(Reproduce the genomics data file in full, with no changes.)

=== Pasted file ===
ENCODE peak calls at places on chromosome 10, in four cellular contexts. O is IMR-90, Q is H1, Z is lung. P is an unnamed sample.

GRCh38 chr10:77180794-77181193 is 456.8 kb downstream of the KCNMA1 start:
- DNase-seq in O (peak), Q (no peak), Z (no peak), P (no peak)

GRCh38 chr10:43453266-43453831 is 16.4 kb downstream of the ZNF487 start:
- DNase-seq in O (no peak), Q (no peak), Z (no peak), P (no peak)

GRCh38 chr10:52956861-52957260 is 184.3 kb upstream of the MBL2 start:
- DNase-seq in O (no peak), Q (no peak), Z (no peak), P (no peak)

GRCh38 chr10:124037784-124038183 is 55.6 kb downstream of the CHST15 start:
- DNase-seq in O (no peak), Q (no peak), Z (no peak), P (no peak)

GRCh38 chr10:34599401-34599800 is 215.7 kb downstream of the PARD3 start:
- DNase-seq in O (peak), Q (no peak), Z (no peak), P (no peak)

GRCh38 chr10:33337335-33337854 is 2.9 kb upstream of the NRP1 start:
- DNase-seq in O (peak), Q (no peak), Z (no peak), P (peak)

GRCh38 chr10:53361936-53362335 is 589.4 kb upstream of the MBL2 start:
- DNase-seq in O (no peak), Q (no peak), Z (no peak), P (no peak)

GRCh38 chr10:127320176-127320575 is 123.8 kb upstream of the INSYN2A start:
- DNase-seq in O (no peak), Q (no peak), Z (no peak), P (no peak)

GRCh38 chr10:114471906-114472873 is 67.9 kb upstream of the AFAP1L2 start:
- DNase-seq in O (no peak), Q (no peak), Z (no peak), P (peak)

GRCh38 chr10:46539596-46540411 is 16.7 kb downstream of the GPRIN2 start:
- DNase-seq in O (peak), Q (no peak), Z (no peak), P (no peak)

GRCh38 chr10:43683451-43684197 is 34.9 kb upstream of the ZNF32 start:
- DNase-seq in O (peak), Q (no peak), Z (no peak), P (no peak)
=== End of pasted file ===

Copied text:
ENCODE peak calls at places on chromosome 10, in four cellular contexts. O is IMR-90, Q is H1, Z is lung. P is an unnamed sample.

GRCh38 chr10:77180794-77181193 is 456.8 kb downstream of the KCNMA1 start:
- DNase-seq in O (peak), Q (no peak), Z (no peak), P (no peak)

GRCh38 chr10:43453266-43453831 is 16.4 kb downstream of the ZNF487 start:
- DNase-seq in O (no peak), Q (no peak), Z (no peak), P (no peak)

GRCh38 chr10:52956861-52957260 is 184.3 kb upstream of the MBL2 start:
- DNase-seq in O (no peak), Q (no peak), Z (no peak), P (no peak)

GRCh38 chr10:124037784-124038183 is 55.6 kb downstream of the CHST15 start:
- DNase-seq in O (no peak), Q (no peak), Z (no peak), P (no peak)

GRCh38 chr10:34599401-34599800 is 215.7 kb downstream of the PARD3 start:
- DNase-seq in O (peak), Q (no peak), Z (no peak), P (no peak)

GRCh38 chr10:33337335-33337854 is 2.9 kb upstream of the NRP1 start:
- DNase-seq in O (peak), Q (no peak), Z (no peak), P (peak)

GRCh38 chr10:53361936-53362335 is 589.4 kb upstream of the MBL2 start:
- DNase-seq in O (no peak), Q (no peak), Z (no peak), P (no peak)

GRCh38 chr10:127320176-127320575 is 123.8 kb upstream of the INSYN2A start:
- DNase-seq in O (no peak), Q (no peak), Z (no peak), P (no peak)

GRCh38 chr10:114471906-114472873 is 67.9 kb upstream of the AFAP1L2 start:
- DNase-seq in O (no peak), Q (no peak), Z (no peak), P (peak)

GRCh38 chr10:46539596-46540411 is 16.7 kb downstream of the GPRIN2 start:
- DNase-seq in O (peak), Q (no peak), Z (no peak), P (no peak)

GRCh38 chr10:43683451-43684197 is 34.9 kb upstream of the ZNF32 start:
- DNase-seq in O (peak), Q (no peak), Z (no peak), P (no peak)